My work centres on nature and my interpretation of it through drawing, collage, papercutting and textile work, focussing on flora, fauna and organic natural forms. The natural world is full of tiny intricacies which are incredible and transform perfectly into works of art; I am driven to produce and share artworks which reflect the way I see the natural world around me, and the way I interpret it.
I also have a strong interest in myths and folklore, which all have aspects of nature embedded within them. I am fascinated and inspired by tales of fairies, the Loch Ness Monster, and ghosts. These sort of fairytale creatures have inspired and captured the imaginations of millions of people over many centuries. I find it curious that such incomprehensible and imaginary things have grown and adapted to the modern age, where disbelief is rife and people are far less likely to ‘believe what they see’, and yet they are as interesting and inspiring as ever.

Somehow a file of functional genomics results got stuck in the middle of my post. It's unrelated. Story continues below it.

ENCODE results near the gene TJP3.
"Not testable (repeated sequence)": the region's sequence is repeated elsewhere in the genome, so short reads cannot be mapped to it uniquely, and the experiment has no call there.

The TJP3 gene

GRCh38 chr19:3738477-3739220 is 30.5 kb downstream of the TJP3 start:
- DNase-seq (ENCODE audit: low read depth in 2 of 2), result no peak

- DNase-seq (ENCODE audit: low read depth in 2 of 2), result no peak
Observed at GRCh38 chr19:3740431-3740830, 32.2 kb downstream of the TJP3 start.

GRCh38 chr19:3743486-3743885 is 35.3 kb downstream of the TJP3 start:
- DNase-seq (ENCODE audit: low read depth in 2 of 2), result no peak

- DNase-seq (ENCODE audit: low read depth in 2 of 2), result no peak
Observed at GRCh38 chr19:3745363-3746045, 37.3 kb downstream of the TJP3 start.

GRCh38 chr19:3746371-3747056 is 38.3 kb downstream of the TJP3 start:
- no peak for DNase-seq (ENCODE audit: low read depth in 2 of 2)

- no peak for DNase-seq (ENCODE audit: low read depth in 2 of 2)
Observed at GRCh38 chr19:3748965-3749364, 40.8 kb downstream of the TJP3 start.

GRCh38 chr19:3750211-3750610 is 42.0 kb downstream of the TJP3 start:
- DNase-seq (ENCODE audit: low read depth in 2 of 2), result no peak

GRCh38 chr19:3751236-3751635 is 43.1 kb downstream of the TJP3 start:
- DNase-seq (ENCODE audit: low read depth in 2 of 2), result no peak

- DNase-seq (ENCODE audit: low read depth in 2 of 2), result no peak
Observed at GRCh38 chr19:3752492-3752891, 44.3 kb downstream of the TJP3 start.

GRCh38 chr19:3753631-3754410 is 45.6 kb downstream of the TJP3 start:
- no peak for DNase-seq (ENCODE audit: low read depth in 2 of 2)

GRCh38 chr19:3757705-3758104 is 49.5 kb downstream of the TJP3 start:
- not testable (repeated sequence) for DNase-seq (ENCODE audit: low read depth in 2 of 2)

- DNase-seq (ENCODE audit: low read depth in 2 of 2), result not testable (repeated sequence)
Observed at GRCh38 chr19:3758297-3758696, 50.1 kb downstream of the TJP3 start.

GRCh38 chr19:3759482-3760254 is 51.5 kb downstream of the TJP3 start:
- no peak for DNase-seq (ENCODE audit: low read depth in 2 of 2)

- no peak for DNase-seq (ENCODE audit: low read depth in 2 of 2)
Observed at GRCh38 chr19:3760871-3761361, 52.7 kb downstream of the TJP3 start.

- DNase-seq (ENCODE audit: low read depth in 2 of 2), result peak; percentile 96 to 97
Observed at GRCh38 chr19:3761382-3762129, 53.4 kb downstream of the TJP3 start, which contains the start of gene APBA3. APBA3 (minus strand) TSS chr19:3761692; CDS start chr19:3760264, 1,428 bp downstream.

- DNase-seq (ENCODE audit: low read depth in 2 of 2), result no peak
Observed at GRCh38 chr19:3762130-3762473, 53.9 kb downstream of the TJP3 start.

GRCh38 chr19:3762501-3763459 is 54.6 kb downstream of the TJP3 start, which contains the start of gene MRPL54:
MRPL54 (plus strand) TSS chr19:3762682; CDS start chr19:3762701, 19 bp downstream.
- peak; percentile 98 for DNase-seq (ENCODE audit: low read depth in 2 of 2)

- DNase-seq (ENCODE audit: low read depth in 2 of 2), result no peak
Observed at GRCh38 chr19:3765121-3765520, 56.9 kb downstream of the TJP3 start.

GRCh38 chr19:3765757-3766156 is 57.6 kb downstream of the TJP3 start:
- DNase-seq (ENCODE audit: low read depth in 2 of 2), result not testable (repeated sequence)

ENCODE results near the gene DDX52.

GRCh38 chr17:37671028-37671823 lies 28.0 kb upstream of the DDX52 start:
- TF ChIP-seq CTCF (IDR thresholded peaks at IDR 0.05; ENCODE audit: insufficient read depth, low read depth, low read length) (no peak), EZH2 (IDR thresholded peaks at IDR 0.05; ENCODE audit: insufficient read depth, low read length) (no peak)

In this vein of the fascinating, I am very inspired by curiosity cabinets and the role they have played in society throughout the ages, from seventeenth century collections filling manors, to today’s interpretations of wunkerkammers. My work increasingly draws on elements of curiosity cabinets, mixing the believable with the outrageous.
Pen work has always been the foundation of my art; the texture and mark making is, for me, second to none with any other medium. I enjoy using found and vintage ephemera in my work as backgrounds or to highlight certain shapes or concepts. The use of old found paper highlights ephemeral nature; nature is a constant yet ever-changing contradiction; plants die but seeds grow, animals die which in turn feeds and grows other plants and animals.
The core concept behind my work, and what I hope inspires others, is the fact that nature is incredibly beautiful and has a mysticism about it that we cannot fail to admire and wonder about.